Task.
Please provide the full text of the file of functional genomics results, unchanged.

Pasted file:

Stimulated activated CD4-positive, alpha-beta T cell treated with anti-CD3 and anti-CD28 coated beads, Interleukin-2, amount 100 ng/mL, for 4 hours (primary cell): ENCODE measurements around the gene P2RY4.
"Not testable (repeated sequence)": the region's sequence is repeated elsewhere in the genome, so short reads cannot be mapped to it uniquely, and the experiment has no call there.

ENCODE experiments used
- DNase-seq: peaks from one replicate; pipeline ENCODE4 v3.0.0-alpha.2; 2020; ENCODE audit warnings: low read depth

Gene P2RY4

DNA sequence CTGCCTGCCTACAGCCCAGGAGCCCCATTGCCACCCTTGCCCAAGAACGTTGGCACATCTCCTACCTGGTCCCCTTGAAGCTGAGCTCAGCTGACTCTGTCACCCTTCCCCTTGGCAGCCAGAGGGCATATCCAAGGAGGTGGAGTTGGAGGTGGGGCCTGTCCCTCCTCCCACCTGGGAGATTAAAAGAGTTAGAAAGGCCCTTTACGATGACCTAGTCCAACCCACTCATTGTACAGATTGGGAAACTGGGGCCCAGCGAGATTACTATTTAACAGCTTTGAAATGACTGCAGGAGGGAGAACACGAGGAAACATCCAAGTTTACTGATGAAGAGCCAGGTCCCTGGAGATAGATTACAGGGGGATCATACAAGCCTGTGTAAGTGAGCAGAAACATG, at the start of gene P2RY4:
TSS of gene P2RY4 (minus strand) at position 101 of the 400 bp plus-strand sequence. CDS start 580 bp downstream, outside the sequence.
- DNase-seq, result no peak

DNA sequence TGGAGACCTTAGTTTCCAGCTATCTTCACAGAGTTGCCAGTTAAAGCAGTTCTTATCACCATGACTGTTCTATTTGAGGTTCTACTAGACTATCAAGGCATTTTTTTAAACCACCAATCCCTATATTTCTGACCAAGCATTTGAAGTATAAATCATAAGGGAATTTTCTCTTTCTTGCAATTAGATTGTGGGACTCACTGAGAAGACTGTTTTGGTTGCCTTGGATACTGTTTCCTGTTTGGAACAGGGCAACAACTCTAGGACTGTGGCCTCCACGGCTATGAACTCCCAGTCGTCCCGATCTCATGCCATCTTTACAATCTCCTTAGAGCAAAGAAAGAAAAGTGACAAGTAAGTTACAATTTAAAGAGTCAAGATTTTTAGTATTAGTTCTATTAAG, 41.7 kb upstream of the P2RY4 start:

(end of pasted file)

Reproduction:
Stimulated activated CD4-positive, alpha-beta T cell treated with anti-CD3 and anti-CD28 coated beads, Interleukin-2, amount 100 ng/mL, for 4 hours (primary cell): ENCODE measurements around the gene P2RY4.
"Not testable (repeated sequence)": the region's sequence is repeated elsewhere in the genome, so short reads cannot be mapped to it uniquely, and the experiment has no call there.

ENCODE experiments used
- DNase-seq: peaks from one replicate; pipeline ENCODE4 v3.0.0-alpha.2; 2020; ENCODE audit warnings: low read depth

Gene P2RY4

DNA sequence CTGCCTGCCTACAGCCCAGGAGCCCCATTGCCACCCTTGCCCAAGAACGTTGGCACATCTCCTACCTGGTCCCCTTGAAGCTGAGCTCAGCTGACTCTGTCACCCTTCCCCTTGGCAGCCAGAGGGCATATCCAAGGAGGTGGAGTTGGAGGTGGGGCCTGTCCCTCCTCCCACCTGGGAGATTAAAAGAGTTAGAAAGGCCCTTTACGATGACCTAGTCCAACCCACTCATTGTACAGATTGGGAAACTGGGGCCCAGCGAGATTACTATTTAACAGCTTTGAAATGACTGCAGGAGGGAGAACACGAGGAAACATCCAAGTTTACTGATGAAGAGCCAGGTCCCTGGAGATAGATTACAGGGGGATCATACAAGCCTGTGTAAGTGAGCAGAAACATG, at the start of gene P2RY4:
TSS of gene P2RY4 (minus strand) at position 101 of the 400 bp plus-strand sequence. CDS start 580 bp downstream, outside the sequence.
- DNase-seq, result no peak

DNA sequence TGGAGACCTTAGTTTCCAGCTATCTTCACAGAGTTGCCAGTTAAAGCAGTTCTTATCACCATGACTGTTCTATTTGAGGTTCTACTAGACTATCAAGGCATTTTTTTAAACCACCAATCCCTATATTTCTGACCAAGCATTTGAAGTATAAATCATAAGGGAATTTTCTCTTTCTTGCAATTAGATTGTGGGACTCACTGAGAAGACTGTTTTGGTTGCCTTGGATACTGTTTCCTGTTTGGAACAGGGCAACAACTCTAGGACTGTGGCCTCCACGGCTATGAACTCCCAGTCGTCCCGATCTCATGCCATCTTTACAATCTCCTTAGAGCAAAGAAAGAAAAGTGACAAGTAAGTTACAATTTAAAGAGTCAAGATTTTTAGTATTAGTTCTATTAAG, 41.7 kb upstream of the P2RY4 start: